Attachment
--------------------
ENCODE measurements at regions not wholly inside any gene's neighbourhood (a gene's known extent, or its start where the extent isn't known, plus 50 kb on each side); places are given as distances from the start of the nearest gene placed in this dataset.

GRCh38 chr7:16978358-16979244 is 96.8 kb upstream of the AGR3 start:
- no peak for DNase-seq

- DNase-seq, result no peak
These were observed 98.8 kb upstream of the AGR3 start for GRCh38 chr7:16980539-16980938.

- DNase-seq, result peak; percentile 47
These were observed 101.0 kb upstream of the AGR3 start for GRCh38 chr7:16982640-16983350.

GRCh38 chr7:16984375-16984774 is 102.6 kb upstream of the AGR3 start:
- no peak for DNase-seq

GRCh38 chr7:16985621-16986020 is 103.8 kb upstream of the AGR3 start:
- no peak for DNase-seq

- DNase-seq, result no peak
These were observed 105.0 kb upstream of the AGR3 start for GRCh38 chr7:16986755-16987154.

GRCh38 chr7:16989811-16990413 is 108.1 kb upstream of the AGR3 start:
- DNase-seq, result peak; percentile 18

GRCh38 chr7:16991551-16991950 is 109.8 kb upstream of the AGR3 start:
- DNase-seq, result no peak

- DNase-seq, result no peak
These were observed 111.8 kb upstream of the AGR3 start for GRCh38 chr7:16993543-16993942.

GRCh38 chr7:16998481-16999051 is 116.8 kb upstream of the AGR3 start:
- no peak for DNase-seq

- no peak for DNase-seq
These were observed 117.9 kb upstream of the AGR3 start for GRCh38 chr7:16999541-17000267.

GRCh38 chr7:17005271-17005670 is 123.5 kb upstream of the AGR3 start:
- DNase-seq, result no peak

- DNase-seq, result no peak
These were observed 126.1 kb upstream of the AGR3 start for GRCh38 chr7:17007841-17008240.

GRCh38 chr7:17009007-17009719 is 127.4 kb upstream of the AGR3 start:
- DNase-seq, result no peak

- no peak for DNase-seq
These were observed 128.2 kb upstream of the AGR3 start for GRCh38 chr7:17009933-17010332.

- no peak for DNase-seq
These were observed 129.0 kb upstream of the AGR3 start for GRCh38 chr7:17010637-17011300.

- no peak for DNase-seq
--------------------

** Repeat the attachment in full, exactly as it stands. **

ENCODE measurements at regions not wholly inside any gene's neighbourhood (a gene's known extent, or its start where the extent isn't known, plus 50 kb on each side); places are given as distances from the start of the nearest gene placed in this dataset.

GRCh38 chr7:16978358-16979244 is 96.8 kb upstream of the AGR3 start:
- no peak for DNase-seq

- DNase-seq, result no peak
These were observed 98.8 kb upstream of the AGR3 start for GRCh38 chr7:16980539-16980938.

- DNase-seq, result peak; percentile 47
These were observed 101.0 kb upstream of the AGR3 start for GRCh38 chr7:16982640-16983350.

GRCh38 chr7:16984375-16984774 is 102.6 kb upstream of the AGR3 start:
- no peak for DNase-seq

GRCh38 chr7:16985621-16986020 is 103.8 kb upstream of the AGR3 start:
- no peak for DNase-seq

- DNase-seq, result no peak
These were observed 105.0 kb upstream of the AGR3 start for GRCh38 chr7:16986755-16987154.

GRCh38 chr7:16989811-16990413 is 108.1 kb upstream of the AGR3 start:
- DNase-seq, result peak; percentile 18

GRCh38 chr7:16991551-16991950 is 109.8 kb upstream of the AGR3 start:
- DNase-seq, result no peak

- DNase-seq, result no peak
These were observed 111.8 kb upstream of the AGR3 start for GRCh38 chr7:16993543-16993942.

GRCh38 chr7:16998481-16999051 is 116.8 kb upstream of the AGR3 start:
- no peak for DNase-seq

- no peak for DNase-seq
These were observed 117.9 kb upstream of the AGR3 start for GRCh38 chr7:16999541-17000267.

GRCh38 chr7:17005271-17005670 is 123.5 kb upstream of the AGR3 start:
- DNase-seq, result no peak

- DNase-seq, result no peak
These were observed 126.1 kb upstream of the AGR3 start for GRCh38 chr7:17007841-17008240.

GRCh38 chr7:17009007-17009719 is 127.4 kb upstream of the AGR3 start:
- DNase-seq, result no peak

- no peak for DNase-seq
These were observed 128.2 kb upstream of the AGR3 start for GRCh38 chr7:17009933-17010332.

- no peak for DNase-seq
These were observed 129.0 kb upstream of the AGR3 start for GRCh38 chr7:17010637-17011300.

- no peak for DNase-seq